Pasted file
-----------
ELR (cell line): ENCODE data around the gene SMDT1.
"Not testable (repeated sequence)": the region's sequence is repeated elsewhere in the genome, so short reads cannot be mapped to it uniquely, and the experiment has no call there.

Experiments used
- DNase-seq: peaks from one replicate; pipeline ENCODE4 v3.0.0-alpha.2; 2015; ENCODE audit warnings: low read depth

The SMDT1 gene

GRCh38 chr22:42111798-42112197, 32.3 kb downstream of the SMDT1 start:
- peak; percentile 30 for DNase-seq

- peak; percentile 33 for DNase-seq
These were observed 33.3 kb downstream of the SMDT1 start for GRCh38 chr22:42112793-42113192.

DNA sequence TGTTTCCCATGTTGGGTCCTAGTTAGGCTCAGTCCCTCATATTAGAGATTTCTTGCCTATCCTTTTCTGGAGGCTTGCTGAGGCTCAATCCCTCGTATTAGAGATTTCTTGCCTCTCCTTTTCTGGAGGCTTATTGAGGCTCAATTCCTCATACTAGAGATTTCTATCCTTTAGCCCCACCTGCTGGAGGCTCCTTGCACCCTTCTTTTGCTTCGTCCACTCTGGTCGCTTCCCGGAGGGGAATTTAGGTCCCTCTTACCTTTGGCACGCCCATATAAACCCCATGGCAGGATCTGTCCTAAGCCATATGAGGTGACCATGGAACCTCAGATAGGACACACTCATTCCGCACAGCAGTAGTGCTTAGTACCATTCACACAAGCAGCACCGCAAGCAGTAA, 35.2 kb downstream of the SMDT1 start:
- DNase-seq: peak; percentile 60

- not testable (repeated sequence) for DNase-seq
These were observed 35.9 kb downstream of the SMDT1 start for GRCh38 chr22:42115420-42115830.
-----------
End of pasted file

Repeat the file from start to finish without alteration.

ELR (cell line): ENCODE data around the gene SMDT1.
"Not testable (repeated sequence)": the region's sequence is repeated elsewhere in the genome, so short reads cannot be mapped to it uniquely, and the experiment has no call there.

Experiments used
- DNase-seq: peaks from one replicate; pipeline ENCODE4 v3.0.0-alpha.2; 2015; ENCODE audit warnings: low read depth

The SMDT1 gene

GRCh38 chr22:42111798-42112197, 32.3 kb downstream of the SMDT1 start:
- peak; percentile 30 for DNase-seq

- peak; percentile 33 for DNase-seq
These were observed 33.3 kb downstream of the SMDT1 start for GRCh38 chr22:42112793-42113192.

DNA sequence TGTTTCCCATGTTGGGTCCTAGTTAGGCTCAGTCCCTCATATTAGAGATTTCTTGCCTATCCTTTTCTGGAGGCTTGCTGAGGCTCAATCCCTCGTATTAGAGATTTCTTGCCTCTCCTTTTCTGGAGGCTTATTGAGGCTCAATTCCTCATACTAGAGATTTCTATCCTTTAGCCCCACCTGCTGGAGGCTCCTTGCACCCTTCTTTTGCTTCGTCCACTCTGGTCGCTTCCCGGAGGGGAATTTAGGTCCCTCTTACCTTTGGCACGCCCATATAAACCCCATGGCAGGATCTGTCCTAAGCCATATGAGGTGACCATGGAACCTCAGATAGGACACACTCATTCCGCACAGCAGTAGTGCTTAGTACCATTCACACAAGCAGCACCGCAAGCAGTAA, 35.2 kb downstream of the SMDT1 start:
- DNase-seq: peak; percentile 60

- not testable (repeated sequence) for DNase-seq
These were observed 35.9 kb downstream of the SMDT1 start for GRCh38 chr22:42115420-42115830.